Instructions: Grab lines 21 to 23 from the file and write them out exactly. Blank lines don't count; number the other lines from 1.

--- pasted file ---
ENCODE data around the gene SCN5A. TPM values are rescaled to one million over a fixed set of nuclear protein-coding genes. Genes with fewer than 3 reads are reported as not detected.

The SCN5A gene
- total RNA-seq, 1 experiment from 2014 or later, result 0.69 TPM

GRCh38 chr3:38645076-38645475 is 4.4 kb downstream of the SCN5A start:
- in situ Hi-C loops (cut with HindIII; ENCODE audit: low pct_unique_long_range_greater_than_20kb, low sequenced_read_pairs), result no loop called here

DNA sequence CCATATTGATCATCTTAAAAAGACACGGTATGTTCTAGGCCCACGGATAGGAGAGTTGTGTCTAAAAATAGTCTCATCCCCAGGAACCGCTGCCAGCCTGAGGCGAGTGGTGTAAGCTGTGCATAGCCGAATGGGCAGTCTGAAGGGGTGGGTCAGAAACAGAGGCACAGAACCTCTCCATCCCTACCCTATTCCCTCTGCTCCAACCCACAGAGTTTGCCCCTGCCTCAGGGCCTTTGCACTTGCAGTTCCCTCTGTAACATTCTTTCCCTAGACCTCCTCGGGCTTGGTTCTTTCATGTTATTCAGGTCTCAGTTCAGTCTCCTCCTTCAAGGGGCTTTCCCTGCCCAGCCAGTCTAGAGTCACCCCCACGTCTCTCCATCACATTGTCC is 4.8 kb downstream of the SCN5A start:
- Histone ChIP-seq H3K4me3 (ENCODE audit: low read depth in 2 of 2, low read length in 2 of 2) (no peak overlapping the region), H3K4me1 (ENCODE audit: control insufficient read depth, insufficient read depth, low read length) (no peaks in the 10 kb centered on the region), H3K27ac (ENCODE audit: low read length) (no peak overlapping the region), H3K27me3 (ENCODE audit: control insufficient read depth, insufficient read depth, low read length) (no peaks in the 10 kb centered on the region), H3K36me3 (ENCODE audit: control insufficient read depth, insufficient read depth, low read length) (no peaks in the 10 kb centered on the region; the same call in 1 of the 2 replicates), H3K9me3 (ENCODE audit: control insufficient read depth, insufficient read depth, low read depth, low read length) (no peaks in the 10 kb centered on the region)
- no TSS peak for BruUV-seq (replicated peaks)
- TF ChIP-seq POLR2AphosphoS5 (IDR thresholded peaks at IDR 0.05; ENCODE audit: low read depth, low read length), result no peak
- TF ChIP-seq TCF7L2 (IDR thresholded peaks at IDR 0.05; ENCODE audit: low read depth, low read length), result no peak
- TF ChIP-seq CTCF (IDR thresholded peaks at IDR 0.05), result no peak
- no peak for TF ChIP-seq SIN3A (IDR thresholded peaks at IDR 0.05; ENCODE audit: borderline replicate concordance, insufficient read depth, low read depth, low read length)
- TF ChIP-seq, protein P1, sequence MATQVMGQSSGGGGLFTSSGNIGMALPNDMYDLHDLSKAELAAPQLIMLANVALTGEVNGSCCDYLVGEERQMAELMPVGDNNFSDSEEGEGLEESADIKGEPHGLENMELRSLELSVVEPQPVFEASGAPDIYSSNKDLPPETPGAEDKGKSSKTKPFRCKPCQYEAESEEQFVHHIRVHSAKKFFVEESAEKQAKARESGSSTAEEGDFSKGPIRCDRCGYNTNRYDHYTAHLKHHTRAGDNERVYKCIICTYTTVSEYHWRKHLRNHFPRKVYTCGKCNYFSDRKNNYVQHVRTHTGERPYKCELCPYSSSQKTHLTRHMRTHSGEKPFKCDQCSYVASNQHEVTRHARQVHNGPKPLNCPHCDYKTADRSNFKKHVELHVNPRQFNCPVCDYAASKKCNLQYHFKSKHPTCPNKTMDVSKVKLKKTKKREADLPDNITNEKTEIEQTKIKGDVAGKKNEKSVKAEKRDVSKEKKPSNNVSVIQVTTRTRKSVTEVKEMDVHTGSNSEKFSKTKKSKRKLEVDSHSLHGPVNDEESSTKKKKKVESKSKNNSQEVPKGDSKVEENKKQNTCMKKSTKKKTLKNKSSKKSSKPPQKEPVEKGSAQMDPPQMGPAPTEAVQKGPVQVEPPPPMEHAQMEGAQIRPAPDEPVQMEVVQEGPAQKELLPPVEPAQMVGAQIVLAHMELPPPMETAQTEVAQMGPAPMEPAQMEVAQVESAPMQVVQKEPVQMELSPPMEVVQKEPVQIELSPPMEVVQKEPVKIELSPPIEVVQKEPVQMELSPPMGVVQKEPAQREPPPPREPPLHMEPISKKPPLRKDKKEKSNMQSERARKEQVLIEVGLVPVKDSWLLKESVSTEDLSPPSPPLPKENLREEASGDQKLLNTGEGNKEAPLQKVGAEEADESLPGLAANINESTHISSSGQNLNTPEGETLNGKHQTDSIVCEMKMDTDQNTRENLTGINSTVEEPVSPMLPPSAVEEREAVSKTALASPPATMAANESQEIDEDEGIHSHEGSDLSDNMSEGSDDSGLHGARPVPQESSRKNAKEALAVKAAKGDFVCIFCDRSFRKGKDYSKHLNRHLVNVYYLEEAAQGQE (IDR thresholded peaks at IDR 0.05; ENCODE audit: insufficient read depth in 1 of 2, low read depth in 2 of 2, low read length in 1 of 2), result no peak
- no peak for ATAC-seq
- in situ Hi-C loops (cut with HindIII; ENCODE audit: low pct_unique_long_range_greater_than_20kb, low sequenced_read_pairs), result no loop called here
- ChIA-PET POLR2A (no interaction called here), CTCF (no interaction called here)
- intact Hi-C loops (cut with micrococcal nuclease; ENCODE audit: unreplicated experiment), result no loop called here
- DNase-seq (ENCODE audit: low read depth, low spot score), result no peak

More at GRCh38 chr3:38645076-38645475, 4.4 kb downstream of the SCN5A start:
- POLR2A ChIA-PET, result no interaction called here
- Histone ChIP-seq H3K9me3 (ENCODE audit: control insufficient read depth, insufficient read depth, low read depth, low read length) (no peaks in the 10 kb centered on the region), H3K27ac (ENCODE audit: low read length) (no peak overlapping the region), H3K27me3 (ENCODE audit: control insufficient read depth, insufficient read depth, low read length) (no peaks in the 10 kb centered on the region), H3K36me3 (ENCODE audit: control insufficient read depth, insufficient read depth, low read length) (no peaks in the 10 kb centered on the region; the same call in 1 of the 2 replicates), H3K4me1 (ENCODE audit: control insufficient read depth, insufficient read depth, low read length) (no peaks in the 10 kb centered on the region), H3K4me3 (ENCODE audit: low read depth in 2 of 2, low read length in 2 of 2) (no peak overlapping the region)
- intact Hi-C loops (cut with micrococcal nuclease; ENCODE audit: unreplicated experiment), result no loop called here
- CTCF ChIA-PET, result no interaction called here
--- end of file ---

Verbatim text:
- Histone ChIP-seq H3K9me3 (ENCODE audit: control insufficient read depth, insufficient read depth, low read depth, low read length) (no peaks in the 10 kb centered on the region), H3K27ac (ENCODE audit: low read length) (no peak overlapping the region), H3K27me3 (ENCODE audit: control insufficient read depth, insufficient read depth, low read length) (no peaks in the 10 kb centered on the region), H3K36me3 (ENCODE audit: control insufficient read depth, insufficient read depth, low read length) (no peaks in the 10 kb centered on the region; the same call in 1 of the 2 replicates), H3K4me1 (ENCODE audit: control insufficient read depth, insufficient read depth, low read length) (no peaks in the 10 kb centered on the region), H3K4me3 (ENCODE audit: low read depth in 2 of 2, low read length in 2 of 2) (no peak overlapping the region)
- intact Hi-C loops (cut with micrococcal nuclease; ENCODE audit: unreplicated experiment), result no loop called here
- CTCF ChIA-PET, result no interaction called here